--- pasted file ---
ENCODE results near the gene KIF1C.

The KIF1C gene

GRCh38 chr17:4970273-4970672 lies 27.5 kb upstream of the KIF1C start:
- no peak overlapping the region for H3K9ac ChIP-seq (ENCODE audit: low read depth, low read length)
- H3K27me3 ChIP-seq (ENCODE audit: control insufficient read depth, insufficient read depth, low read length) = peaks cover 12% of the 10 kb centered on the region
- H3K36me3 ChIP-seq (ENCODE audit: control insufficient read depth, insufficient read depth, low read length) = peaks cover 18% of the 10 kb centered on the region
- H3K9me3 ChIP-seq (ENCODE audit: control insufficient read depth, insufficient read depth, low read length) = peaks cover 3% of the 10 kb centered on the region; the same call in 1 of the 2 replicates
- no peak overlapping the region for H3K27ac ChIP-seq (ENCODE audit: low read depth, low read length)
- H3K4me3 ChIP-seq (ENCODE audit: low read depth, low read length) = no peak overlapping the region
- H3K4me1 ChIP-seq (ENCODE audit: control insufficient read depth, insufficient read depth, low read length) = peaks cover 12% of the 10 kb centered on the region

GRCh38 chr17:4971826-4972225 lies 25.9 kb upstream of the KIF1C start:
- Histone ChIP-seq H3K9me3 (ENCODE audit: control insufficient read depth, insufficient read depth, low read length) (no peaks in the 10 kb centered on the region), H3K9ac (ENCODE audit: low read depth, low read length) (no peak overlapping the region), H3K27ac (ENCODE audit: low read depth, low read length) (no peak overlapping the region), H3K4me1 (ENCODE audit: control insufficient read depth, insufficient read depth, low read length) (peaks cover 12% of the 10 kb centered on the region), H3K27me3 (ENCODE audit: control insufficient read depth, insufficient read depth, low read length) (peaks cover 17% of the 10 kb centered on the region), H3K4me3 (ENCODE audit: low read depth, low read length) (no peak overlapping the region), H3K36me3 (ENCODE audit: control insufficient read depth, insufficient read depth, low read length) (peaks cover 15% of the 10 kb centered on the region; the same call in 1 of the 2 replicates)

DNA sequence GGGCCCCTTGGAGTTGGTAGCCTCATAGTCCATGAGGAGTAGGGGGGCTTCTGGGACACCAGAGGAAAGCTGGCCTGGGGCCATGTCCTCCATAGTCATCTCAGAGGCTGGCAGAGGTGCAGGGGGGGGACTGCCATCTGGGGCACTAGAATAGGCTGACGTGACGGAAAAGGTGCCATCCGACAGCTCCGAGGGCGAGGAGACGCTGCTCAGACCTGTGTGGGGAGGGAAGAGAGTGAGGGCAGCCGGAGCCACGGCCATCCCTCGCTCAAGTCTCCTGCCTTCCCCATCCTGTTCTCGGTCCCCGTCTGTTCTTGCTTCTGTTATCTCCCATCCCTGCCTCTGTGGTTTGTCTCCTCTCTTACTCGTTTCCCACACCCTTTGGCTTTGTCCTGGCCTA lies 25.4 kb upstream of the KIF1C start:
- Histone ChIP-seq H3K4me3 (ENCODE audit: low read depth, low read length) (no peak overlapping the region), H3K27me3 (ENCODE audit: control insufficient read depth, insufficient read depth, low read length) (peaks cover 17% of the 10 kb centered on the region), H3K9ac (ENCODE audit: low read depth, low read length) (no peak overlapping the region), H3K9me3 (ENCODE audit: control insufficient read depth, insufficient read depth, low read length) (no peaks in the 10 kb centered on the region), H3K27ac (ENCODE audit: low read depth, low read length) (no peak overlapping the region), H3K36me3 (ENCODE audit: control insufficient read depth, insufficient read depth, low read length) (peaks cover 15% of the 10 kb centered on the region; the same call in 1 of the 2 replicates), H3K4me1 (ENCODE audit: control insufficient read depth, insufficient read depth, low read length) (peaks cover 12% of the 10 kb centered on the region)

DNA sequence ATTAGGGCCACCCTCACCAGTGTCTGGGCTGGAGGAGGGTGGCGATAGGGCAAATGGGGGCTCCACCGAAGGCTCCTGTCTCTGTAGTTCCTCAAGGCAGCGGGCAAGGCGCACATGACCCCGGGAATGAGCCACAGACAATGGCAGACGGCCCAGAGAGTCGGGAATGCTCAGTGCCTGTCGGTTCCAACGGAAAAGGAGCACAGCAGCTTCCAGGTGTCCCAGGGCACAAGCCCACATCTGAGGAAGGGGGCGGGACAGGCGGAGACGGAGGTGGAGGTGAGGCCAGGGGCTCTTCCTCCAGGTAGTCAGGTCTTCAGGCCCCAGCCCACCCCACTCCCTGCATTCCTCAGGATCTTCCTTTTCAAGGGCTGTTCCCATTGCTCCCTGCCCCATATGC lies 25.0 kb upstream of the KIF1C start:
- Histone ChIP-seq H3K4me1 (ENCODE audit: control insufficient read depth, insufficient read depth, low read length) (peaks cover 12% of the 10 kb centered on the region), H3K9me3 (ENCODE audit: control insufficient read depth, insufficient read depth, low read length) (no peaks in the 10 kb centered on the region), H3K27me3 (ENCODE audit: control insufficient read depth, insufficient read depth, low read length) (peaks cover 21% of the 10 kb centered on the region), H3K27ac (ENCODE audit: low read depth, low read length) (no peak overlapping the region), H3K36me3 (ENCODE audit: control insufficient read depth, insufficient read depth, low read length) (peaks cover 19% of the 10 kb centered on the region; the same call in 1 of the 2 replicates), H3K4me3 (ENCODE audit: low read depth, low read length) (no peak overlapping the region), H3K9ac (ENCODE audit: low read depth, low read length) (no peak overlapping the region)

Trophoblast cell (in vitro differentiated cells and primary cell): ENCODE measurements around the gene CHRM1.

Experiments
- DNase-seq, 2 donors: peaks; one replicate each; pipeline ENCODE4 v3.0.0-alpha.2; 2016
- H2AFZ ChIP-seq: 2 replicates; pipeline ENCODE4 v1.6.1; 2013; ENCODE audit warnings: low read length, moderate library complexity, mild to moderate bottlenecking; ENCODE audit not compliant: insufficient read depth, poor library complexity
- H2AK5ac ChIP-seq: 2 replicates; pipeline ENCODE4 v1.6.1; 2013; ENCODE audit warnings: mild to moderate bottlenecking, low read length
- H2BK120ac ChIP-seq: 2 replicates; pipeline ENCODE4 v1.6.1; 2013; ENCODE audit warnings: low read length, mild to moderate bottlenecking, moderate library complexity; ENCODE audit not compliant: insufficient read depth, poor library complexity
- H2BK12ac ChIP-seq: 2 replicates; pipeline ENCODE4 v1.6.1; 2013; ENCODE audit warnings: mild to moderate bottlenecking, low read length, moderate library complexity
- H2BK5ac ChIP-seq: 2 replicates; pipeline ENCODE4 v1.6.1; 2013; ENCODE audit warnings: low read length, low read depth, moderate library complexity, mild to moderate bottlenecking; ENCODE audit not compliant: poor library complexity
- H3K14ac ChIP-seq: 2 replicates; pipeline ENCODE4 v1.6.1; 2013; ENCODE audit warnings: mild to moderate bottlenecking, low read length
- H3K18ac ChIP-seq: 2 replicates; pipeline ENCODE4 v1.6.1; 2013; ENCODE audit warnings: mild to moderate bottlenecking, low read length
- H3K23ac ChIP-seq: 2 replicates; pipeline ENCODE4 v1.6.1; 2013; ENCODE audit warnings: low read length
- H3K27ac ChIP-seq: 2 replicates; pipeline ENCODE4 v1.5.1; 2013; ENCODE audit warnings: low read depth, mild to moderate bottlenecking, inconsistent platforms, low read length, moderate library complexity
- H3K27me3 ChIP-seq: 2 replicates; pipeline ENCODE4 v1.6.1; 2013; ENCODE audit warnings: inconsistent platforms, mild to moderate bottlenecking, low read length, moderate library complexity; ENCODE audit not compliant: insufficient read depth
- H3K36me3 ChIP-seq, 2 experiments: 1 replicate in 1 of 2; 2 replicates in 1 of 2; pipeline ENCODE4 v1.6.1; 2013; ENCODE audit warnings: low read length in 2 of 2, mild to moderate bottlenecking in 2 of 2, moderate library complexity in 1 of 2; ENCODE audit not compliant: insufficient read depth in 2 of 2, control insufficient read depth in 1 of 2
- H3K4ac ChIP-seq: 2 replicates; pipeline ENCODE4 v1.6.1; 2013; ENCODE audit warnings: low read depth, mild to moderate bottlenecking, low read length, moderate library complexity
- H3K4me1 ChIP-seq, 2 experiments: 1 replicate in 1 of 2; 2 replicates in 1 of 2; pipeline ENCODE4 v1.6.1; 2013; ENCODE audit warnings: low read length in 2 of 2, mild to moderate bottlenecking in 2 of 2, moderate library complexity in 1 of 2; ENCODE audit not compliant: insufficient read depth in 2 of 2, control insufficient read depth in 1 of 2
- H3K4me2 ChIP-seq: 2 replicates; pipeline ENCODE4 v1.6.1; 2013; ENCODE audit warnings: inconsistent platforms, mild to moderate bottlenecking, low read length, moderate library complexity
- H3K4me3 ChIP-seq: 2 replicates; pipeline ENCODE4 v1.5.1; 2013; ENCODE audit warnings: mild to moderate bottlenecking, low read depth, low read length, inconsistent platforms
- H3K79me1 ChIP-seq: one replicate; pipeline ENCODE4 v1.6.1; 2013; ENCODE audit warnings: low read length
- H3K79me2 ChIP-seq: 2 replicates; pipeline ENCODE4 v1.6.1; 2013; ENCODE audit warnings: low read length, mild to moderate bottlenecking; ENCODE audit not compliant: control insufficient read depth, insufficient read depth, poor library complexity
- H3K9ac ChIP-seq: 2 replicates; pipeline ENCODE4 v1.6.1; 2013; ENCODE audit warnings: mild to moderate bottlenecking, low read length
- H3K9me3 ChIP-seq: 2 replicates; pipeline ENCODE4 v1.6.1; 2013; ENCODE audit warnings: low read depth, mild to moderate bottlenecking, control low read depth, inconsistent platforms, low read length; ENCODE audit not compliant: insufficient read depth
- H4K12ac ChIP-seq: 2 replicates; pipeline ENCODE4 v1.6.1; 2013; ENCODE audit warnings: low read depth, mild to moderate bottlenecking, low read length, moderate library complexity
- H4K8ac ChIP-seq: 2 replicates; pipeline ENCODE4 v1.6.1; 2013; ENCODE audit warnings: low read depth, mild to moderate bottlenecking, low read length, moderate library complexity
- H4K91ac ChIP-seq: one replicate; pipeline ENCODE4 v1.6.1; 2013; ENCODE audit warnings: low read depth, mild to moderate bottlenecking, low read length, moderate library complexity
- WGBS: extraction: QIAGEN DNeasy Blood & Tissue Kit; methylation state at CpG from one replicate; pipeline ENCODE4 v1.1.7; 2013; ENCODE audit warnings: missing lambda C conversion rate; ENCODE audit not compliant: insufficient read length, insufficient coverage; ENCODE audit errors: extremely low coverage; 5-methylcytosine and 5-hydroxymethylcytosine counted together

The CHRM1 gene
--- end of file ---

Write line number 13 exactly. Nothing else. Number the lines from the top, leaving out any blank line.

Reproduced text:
DNA sequence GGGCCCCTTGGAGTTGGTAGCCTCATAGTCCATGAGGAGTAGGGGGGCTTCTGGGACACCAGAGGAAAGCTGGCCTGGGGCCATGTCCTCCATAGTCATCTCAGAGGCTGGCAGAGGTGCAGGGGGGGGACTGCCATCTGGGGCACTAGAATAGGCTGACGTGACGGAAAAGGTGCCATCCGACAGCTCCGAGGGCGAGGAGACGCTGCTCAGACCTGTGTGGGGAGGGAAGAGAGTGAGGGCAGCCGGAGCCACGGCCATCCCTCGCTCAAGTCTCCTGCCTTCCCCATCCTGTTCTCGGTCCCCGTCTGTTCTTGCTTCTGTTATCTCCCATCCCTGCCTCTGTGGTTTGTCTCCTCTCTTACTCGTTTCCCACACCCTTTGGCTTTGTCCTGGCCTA lies 25.4 kb upstream of the KIF1C start: